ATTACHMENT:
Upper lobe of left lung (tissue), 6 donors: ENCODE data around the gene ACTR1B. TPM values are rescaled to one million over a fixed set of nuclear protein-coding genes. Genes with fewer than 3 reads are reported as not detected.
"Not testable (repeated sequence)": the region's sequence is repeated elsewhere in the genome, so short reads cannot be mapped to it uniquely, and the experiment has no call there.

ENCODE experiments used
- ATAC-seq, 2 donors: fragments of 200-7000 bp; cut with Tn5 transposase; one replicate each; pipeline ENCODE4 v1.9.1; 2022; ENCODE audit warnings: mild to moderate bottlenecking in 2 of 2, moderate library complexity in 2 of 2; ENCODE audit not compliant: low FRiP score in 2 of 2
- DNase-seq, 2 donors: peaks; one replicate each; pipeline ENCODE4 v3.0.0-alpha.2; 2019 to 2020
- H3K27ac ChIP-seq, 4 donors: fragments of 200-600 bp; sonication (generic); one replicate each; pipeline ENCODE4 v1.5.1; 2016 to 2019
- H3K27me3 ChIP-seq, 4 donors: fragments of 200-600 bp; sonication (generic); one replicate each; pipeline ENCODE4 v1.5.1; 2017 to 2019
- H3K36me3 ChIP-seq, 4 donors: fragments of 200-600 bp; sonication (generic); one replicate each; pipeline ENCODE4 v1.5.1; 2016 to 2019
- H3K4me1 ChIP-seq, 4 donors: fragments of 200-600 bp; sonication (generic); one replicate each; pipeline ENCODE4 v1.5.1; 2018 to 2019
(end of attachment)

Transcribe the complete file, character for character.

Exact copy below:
Upper lobe of left lung (tissue), 6 donors: ENCODE data around the gene ACTR1B. TPM values are rescaled to one million over a fixed set of nuclear protein-coding genes. Genes with fewer than 3 reads are reported as not detected.
"Not testable (repeated sequence)": the region's sequence is repeated elsewhere in the genome, so short reads cannot be mapped to it uniquely, and the experiment has no call there.

ENCODE experiments used
- ATAC-seq, 2 donors: fragments of 200-7000 bp; cut with Tn5 transposase; one replicate each; pipeline ENCODE4 v1.9.1; 2022; ENCODE audit warnings: mild to moderate bottlenecking in 2 of 2, moderate library complexity in 2 of 2; ENCODE audit not compliant: low FRiP score in 2 of 2
- DNase-seq, 2 donors: peaks; one replicate each; pipeline ENCODE4 v3.0.0-alpha.2; 2019 to 2020
- H3K27ac ChIP-seq, 4 donors: fragments of 200-600 bp; sonication (generic); one replicate each; pipeline ENCODE4 v1.5.1; 2016 to 2019
- H3K27me3 ChIP-seq, 4 donors: fragments of 200-600 bp; sonication (generic); one replicate each; pipeline ENCODE4 v1.5.1; 2017 to 2019
- H3K36me3 ChIP-seq, 4 donors: fragments of 200-600 bp; sonication (generic); one replicate each; pipeline ENCODE4 v1.5.1; 2016 to 2019
- H3K4me1 ChIP-seq, 4 donors: fragments of 200-600 bp; sonication (generic); one replicate each; pipeline ENCODE4 v1.5.1; 2018 to 2019